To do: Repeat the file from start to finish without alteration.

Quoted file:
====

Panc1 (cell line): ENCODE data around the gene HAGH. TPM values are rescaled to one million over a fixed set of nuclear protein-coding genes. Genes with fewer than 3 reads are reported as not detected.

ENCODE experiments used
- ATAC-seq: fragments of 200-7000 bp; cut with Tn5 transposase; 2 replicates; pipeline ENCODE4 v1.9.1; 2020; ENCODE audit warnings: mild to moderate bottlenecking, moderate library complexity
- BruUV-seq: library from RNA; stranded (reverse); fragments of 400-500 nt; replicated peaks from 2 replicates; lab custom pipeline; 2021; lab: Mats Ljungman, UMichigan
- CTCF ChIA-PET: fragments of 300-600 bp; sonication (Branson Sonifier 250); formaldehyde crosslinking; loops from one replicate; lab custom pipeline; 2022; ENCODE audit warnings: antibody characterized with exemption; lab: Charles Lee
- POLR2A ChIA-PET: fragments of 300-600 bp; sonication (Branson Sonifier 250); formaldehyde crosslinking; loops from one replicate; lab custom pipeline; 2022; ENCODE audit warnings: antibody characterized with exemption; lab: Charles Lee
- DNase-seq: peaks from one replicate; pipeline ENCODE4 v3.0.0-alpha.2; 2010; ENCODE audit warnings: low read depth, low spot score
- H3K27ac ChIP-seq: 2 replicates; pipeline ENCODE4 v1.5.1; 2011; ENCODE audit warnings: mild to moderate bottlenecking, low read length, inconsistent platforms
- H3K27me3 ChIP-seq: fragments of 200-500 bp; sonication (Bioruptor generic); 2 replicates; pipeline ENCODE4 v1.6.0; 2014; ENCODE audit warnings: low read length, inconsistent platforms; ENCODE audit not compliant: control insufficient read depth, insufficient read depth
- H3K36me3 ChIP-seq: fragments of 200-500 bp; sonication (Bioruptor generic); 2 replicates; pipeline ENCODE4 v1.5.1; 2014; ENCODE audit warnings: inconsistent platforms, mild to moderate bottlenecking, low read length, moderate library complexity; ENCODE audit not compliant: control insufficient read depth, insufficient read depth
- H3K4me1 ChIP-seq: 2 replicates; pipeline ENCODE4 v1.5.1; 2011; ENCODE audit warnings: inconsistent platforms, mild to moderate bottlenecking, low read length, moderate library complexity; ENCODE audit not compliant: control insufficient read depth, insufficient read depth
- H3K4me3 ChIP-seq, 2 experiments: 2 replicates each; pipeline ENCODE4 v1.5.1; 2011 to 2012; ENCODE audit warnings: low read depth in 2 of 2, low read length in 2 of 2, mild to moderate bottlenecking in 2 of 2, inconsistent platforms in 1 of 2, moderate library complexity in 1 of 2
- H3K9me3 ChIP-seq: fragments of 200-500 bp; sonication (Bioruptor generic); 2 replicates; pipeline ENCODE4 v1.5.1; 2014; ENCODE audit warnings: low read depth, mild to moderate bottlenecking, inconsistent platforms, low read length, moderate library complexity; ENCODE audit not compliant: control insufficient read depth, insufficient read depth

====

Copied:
Panc1 (cell line): ENCODE data around the gene HAGH. TPM values are rescaled to one million over a fixed set of nuclear protein-coding genes. Genes with fewer than 3 reads are reported as not detected.

ENCODE experiments used
- ATAC-seq: fragments of 200-7000 bp; cut with Tn5 transposase; 2 replicates; pipeline ENCODE4 v1.9.1; 2020; ENCODE audit warnings: mild to moderate bottlenecking, moderate library complexity
- BruUV-seq: library from RNA; stranded (reverse); fragments of 400-500 nt; replicated peaks from 2 replicates; lab custom pipeline; 2021; lab: Mats Ljungman, UMichigan
- CTCF ChIA-PET: fragments of 300-600 bp; sonication (Branson Sonifier 250); formaldehyde crosslinking; loops from one replicate; lab custom pipeline; 2022; ENCODE audit warnings: antibody characterized with exemption; lab: Charles Lee
- POLR2A ChIA-PET: fragments of 300-600 bp; sonication (Branson Sonifier 250); formaldehyde crosslinking; loops from one replicate; lab custom pipeline; 2022; ENCODE audit warnings: antibody characterized with exemption; lab: Charles Lee
- DNase-seq: peaks from one replicate; pipeline ENCODE4 v3.0.0-alpha.2; 2010; ENCODE audit warnings: low read depth, low spot score
- H3K27ac ChIP-seq: 2 replicates; pipeline ENCODE4 v1.5.1; 2011; ENCODE audit warnings: mild to moderate bottlenecking, low read length, inconsistent platforms
- H3K27me3 ChIP-seq: fragments of 200-500 bp; sonication (Bioruptor generic); 2 replicates; pipeline ENCODE4 v1.6.0; 2014; ENCODE audit warnings: low read length, inconsistent platforms; ENCODE audit not compliant: control insufficient read depth, insufficient read depth
- H3K36me3 ChIP-seq: fragments of 200-500 bp; sonication (Bioruptor generic); 2 replicates; pipeline ENCODE4 v1.5.1; 2014; ENCODE audit warnings: inconsistent platforms, mild to moderate bottlenecking, low read length, moderate library complexity; ENCODE audit not compliant: control insufficient read depth, insufficient read depth
- H3K4me1 ChIP-seq: 2 replicates; pipeline ENCODE4 v1.5.1; 2011; ENCODE audit warnings: inconsistent platforms, mild to moderate bottlenecking, low read length, moderate library complexity; ENCODE audit not compliant: control insufficient read depth, insufficient read depth
- H3K4me3 ChIP-seq, 2 experiments: 2 replicates each; pipeline ENCODE4 v1.5.1; 2011 to 2012; ENCODE audit warnings: low read depth in 2 of 2, low read length in 2 of 2, mild to moderate bottlenecking in 2 of 2, inconsistent platforms in 1 of 2, moderate library complexity in 1 of 2
- H3K9me3 ChIP-seq: fragments of 200-500 bp; sonication (Bioruptor generic); 2 replicates; pipeline ENCODE4 v1.5.1; 2014; ENCODE audit warnings: low read depth, mild to moderate bottlenecking, inconsistent platforms, low read length, moderate library complexity; ENCODE audit not compliant: control insufficient read depth, insufficient read depth